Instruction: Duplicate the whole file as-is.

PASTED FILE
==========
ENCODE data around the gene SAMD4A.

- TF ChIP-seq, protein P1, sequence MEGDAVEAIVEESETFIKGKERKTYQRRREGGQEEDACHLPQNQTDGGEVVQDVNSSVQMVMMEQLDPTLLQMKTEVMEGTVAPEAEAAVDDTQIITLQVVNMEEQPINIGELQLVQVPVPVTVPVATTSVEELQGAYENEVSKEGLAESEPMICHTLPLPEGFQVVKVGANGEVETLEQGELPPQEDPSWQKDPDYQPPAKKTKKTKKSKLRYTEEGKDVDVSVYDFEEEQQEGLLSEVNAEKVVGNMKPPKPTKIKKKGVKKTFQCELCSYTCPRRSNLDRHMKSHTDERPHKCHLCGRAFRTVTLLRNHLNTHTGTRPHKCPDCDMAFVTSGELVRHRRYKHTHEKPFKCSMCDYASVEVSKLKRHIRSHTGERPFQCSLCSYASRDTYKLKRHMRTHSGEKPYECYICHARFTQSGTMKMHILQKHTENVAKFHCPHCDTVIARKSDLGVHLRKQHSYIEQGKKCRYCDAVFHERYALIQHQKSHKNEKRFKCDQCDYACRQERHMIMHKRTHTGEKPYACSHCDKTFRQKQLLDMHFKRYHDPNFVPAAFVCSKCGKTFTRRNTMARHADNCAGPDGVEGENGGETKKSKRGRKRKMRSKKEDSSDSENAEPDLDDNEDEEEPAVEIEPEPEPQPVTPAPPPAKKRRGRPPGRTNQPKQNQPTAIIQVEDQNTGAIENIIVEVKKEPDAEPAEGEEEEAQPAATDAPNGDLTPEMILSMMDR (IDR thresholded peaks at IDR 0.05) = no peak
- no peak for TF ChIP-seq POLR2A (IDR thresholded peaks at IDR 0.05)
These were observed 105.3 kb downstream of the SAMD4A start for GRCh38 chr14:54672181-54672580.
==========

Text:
ENCODE data around the gene SAMD4A.

- TF ChIP-seq, protein P1, sequence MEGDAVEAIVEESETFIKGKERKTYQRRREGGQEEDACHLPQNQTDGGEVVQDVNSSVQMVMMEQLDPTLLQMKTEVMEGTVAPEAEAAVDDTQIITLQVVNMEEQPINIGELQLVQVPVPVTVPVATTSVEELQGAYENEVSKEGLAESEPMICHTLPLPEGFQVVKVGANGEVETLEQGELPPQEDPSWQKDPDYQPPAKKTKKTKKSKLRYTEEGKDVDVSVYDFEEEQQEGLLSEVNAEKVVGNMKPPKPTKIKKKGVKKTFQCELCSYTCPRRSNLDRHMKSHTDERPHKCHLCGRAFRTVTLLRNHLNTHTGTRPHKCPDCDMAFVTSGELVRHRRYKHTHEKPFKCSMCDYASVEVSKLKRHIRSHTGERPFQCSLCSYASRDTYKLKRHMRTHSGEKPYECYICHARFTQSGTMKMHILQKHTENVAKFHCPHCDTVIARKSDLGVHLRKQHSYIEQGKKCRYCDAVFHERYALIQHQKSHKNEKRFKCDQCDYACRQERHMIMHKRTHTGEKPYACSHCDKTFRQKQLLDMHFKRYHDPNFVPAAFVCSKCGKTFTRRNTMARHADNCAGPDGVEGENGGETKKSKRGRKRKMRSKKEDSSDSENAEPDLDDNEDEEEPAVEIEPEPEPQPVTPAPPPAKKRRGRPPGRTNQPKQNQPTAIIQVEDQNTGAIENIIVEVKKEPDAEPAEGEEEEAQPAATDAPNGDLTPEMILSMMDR (IDR thresholded peaks at IDR 0.05) = no peak
- no peak for TF ChIP-seq POLR2A (IDR thresholded peaks at IDR 0.05)
These were observed 105.3 kb downstream of the SAMD4A start for GRCh38 chr14:54672181-54672580.